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Showing posts from February, 2012

Interview Series - Mourad Ben Lakhoua SecTechno Founder

The next instalment of the Infosec Professional interview series, see us talking to Mourad Ben Lakhoua, Security Researcher, SecTechno founder,  and contributing editor of The Cloud Security Rules.

Ed: Hi Mourad, and thanks for taking the time to answer this weeks questions.
How has information security changed in the last 3 years?
Mourad:  Over the last few years, there has been a big change in the global technology of information security as it's become an important part of today’s innovation.  In the past we had no social networks, VoIP communication or cloud computing.  We are now detecting more new malware that is targeting these newer forms of technology, providing a new income stream to the cyber-criminal.

DDoS attacks are also on the rise, with new automated applications that give criminals a way to shut down a website from a single host.  But the question that we should always ask is 'are prepared for such kinds of attackes?'

Previous incidents have shown that few o…

The Password is Dead (Long Live the Password)

User and password combinations for authentication have been around for decades, arguably since the mid-60's when MIT's time sharing computer CTSS had a password based authentication system.  But does simple longevity make it a good approach?
Every day, on a Twitter or Google search, you will find several recent stories referring to password cracks, hacks, break-ins, losses and the like.  Password complexity policies are standard on nearly every COTS software product within the directory service, database and ERP spaces.  Password complexity simply refers to a password of at least 8 alpha and numeric characters and a special character too.  So if you apply that approach, you're safe right?  Certainly safer yes.  But how safe?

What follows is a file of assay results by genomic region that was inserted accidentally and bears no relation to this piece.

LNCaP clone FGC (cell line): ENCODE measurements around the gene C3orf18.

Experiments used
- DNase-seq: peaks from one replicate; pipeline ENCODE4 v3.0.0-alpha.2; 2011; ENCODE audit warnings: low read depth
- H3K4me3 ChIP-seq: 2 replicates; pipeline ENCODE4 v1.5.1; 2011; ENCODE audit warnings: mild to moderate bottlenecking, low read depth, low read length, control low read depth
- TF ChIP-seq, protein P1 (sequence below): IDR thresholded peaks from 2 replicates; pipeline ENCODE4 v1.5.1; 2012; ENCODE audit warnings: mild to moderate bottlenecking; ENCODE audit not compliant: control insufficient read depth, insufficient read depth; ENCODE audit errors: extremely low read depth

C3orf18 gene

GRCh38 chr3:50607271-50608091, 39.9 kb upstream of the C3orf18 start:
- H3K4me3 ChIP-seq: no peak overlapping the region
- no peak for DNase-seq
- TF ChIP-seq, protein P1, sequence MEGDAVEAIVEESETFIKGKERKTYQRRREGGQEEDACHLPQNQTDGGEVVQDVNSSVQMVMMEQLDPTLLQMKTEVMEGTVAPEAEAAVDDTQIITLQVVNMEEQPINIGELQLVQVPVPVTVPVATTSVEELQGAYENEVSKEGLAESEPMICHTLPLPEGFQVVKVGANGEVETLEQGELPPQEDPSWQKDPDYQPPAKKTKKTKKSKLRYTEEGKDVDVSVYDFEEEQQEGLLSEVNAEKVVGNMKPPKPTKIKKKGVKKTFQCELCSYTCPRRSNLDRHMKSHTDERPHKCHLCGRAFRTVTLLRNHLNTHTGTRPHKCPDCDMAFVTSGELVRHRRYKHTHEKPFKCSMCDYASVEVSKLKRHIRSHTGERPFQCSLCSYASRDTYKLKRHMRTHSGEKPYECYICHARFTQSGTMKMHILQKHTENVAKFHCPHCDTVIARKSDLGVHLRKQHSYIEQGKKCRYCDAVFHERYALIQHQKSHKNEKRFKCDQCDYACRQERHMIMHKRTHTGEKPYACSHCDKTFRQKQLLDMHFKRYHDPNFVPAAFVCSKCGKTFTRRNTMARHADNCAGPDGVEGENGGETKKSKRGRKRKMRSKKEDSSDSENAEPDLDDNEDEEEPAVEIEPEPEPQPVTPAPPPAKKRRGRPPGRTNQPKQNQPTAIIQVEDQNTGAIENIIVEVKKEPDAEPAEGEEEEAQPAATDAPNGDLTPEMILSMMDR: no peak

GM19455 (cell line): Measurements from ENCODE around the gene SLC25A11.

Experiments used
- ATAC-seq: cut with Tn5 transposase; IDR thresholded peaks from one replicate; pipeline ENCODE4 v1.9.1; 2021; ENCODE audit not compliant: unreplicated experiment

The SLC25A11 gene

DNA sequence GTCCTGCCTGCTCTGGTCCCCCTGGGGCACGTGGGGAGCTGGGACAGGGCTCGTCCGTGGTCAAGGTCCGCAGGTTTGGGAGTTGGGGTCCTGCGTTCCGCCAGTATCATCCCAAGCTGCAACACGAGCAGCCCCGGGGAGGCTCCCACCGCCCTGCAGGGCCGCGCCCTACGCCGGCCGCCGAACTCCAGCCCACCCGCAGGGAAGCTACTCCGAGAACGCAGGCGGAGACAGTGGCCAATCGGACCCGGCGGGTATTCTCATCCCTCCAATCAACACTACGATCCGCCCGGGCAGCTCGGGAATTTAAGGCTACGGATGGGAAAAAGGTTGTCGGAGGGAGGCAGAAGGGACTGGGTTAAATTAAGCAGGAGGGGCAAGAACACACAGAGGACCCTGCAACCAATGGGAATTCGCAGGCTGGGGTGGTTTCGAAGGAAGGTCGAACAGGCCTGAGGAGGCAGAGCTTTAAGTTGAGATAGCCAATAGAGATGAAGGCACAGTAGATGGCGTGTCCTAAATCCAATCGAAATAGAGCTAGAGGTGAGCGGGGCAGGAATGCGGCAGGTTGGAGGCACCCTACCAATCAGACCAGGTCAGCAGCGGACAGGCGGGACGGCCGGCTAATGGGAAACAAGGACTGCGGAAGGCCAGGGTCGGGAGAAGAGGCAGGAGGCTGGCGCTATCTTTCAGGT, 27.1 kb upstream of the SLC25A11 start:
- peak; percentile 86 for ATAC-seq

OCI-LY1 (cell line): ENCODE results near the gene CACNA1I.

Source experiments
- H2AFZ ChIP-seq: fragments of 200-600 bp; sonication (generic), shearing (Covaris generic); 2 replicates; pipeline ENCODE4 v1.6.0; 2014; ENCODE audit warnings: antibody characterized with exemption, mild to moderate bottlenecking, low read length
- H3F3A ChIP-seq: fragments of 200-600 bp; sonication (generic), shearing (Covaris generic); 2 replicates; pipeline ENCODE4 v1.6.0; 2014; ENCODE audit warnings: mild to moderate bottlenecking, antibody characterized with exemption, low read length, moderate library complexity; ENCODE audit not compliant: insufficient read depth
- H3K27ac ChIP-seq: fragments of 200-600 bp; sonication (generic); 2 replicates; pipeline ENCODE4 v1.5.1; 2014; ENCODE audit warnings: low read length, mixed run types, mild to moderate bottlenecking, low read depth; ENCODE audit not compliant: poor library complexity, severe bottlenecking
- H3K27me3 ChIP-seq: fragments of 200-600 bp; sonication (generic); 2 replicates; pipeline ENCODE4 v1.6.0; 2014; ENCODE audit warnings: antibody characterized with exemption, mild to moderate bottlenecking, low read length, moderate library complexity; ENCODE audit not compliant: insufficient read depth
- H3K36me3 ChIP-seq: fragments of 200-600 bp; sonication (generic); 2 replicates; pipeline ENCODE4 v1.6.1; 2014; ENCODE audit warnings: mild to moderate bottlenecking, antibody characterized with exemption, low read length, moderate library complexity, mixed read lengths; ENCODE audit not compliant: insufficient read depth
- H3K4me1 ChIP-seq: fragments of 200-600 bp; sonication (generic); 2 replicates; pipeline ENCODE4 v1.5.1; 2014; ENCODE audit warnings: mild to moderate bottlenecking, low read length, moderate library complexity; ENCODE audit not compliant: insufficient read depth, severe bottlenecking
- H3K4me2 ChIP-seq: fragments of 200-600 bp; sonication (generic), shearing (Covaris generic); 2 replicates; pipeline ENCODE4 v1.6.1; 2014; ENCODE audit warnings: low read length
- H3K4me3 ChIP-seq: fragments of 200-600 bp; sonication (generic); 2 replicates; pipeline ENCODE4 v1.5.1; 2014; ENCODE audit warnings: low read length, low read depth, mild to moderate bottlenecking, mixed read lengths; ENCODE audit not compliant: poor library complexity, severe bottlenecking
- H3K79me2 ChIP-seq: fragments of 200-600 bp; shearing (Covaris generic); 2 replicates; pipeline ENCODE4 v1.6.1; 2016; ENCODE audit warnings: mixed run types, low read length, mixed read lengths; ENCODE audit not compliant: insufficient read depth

A recent report on enterprise 'worst' practices still shows the most common passwords being things like 'password', '123456', '654321' and so on.  Not exactly imaginative [1].  The report also identified 30% of users cho…

Cloud - Check Your Keys to The Castle First

The 'cloud'.  It's all around us.  Many organisations are utilising cloud based services as part of their overall IT strategy.  This could be in the form of large scale infrastructure such as servers and storage from the likes of Amazon, right through to smaller components such as particular business processes like identity management.  Many Managed Service Security Providers (MSSP) provide a totally outsourced security model with many software components available on-line and on-demand via subscription pricing and the like.

Cloud security is a big concern and quite rightly so.  There should be great emphasis on the necessary agreements that both the client and provider sign up to.  SLA's for example should be well understand as well as provision demarcation points for things like server and hosting platforms.  This helps to avoid the 'no it's on the OS it's your problem', 'well no, you told me to patch it...' issues.

Many issues have been rais…

Interview Series - Barry Hodge CEO SecurLinx Corporation

For the next entry in the Infosec Professional Interview Series, we chat with Barry Hodge CEO of SecurLinx Corporation on biometric authentication and the current trends in information security.

Ed: Hi Barry and thanks for spending the time with Infosec Professional.
How has information security changed in the last 3 years?